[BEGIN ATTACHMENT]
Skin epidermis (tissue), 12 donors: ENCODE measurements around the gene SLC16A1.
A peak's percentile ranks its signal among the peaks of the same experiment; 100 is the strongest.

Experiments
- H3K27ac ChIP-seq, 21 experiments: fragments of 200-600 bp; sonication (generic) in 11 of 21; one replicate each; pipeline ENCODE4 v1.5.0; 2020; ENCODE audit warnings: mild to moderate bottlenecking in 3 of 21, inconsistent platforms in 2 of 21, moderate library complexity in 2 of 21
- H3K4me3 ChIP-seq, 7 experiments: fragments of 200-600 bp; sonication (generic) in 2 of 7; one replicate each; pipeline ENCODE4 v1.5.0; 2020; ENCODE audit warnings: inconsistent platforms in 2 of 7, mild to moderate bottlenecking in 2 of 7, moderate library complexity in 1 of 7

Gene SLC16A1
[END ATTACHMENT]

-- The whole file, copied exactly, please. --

Skin epidermis (tissue), 12 donors: ENCODE measurements around the gene SLC16A1.
A peak's percentile ranks its signal among the peaks of the same experiment; 100 is the strongest.

Experiments
- H3K27ac ChIP-seq, 21 experiments: fragments of 200-600 bp; sonication (generic) in 11 of 21; one replicate each; pipeline ENCODE4 v1.5.0; 2020; ENCODE audit warnings: mild to moderate bottlenecking in 3 of 21, inconsistent platforms in 2 of 21, moderate library complexity in 2 of 21
- H3K4me3 ChIP-seq, 7 experiments: fragments of 200-600 bp; sonication (generic) in 2 of 7; one replicate each; pipeline ENCODE4 v1.5.0; 2020; ENCODE audit warnings: inconsistent platforms in 2 of 7, mild to moderate bottlenecking in 2 of 7, moderate library complexity in 1 of 7

Gene SLC16A1